While reading scientific articles, I came across some concerning the production of genetically modified bacteria into biodiesel. Researchers are modfying E.coli bacteria by adding an enzyme called hemicellulase, which breaks down cellulosic feedstock into smaller sugar molecules. This new enzyme changed the production of sugars, normally used to make membranes, which are now channeled into making biodiesel instead. The first article at greentechmedia.com compared ethanol oil to modified bacteria oil, and they concluded that modified E.coli has an energy density closer to gasoline than ethanol. This being said, biodiesel produced from E.coli have “higher-chain alochols”, which is more efficent in gasoline than ethanol is. Another issue mentioned in this article, was the problem of corrosion of pipelines; ethanol corrode pipelines, due to water absorption, making it more difficult for the fuel to be stored and distributed, however the use of higher-chain alcohols, E.coli potentially can avoid this problem.
Next article from CNN.com mentioned the production of E.coli and the benefits of using it in the future as a biodiesel source. It explains the process of E.coli consuming plant material, of any type of sugar, thus digesting the sugar and secreting diesel fuel. According to Robert McCormik, “Scalabilty is really a critical issue”. McCormik is the prinicipal engineer at the U.S. Department of Enery. McCormick mentions that this modified E.coli is great at producing diesel at a test tube level, but now needs to be produced in a much larger scale to have an impact on our petroleum imports. LS9, a renewable petroleum company, is also a big part of this article, adding to the benefits of using microbes as a source of biodiesel. LS9 believes that their product is more efficient because it does not have the cancer causing benezne, which is in other fossil fuels, and is hoping to be a large -scale production within three or four years. In conclusion, this article acknowledged the positive aspects of using genetically modified microbes as a source of biodiesel and has potential to becoming something more than just made in test tubes.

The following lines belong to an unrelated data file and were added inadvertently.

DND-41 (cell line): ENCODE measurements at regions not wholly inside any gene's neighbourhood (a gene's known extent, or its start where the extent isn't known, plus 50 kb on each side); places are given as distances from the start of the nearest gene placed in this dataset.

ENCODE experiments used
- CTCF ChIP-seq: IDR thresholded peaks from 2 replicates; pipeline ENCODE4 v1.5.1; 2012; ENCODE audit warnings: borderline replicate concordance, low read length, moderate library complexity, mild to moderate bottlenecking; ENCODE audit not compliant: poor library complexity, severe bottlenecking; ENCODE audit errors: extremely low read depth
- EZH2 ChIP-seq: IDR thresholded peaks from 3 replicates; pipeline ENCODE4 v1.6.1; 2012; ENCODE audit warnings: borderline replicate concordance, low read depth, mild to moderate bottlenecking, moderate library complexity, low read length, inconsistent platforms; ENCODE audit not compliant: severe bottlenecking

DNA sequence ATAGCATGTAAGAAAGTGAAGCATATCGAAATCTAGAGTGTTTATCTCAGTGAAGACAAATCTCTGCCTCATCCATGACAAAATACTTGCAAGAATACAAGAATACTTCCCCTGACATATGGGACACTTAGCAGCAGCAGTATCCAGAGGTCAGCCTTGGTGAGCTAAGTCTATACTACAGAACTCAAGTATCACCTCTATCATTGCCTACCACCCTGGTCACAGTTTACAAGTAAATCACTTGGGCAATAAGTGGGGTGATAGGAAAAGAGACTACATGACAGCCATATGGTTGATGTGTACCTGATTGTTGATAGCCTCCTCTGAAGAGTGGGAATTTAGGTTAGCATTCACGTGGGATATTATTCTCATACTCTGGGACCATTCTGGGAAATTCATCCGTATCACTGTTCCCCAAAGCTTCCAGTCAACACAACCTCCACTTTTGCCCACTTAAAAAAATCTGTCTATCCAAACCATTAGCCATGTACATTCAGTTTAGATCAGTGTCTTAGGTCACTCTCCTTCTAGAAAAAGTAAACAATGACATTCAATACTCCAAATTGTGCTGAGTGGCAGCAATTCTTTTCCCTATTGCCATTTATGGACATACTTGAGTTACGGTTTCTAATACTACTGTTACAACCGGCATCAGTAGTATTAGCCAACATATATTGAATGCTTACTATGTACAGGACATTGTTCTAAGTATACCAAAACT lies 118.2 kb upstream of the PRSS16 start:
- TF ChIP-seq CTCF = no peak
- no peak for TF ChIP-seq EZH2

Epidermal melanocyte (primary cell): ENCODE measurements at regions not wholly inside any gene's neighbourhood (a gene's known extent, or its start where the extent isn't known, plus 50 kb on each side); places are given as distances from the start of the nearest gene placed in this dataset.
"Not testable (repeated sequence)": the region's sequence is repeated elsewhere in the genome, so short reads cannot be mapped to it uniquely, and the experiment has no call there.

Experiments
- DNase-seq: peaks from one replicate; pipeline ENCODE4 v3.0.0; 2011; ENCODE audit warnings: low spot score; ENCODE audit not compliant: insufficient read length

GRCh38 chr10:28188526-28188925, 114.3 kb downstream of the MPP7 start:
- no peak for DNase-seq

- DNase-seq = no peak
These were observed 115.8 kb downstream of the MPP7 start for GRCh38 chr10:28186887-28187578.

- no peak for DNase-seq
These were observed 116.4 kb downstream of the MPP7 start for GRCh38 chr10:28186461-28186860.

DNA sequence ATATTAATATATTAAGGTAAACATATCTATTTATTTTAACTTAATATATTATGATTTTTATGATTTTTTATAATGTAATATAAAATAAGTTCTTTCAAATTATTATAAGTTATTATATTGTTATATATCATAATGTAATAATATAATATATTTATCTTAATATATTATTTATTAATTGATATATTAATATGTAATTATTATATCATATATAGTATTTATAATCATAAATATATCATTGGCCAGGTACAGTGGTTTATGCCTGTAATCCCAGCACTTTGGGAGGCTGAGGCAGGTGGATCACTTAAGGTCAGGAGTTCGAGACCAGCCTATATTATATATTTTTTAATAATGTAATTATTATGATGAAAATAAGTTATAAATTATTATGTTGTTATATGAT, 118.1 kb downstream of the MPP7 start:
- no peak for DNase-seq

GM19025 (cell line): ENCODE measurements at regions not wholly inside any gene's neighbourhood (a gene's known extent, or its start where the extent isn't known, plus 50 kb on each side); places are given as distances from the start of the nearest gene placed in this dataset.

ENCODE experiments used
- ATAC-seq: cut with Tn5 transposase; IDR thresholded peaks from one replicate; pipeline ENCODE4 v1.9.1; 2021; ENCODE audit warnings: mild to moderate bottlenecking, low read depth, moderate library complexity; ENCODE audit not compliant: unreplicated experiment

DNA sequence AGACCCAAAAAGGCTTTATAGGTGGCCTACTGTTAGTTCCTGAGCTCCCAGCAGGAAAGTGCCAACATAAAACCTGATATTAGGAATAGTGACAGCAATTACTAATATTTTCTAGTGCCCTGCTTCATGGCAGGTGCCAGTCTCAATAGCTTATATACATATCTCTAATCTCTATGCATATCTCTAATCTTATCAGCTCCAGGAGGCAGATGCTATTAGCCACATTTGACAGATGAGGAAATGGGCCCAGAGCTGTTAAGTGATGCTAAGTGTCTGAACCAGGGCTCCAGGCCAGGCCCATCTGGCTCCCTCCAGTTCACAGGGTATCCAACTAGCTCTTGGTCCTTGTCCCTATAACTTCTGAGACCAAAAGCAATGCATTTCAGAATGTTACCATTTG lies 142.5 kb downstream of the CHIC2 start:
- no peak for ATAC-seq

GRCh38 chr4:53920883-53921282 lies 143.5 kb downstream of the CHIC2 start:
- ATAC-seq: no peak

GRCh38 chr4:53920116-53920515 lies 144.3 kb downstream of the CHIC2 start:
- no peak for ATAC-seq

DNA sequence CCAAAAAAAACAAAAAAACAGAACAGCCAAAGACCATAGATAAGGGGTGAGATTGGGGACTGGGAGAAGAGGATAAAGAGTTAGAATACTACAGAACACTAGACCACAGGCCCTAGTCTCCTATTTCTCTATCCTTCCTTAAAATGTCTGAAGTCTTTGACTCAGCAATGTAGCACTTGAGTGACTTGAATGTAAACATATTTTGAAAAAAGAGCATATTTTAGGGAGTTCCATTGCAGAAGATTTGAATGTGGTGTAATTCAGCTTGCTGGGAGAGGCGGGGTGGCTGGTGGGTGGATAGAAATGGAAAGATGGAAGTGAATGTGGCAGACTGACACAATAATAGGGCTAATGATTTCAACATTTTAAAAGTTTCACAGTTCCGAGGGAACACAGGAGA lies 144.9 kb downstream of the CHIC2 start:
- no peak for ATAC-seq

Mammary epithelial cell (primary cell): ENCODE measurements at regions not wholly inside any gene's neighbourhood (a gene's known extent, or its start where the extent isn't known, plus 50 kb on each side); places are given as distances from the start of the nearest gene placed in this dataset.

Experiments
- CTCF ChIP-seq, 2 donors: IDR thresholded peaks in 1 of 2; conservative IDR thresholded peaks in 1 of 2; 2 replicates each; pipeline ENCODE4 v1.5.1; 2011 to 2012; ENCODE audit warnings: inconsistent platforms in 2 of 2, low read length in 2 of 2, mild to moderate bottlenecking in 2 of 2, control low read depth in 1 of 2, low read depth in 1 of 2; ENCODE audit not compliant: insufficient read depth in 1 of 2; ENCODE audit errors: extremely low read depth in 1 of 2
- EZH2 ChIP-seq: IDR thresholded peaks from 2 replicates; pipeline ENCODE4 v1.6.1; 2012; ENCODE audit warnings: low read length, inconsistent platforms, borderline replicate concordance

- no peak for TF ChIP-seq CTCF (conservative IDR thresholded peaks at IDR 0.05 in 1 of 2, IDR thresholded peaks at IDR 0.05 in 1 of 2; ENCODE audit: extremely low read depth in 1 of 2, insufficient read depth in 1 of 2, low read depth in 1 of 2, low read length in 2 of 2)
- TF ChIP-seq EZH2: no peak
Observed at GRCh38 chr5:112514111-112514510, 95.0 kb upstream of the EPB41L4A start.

In comparison to both articles; they both mentioned the negative aspects of ethanol and how it corrodes pipelines, unlike the future microbe biodiesel. The CNN.com article stated the issue of “scalability” by producing enough biodiesel from microbes that can effect the oil economy as a whole, unlike the greentechmedia.com article, which did not mention any negative inputs concerning this idea.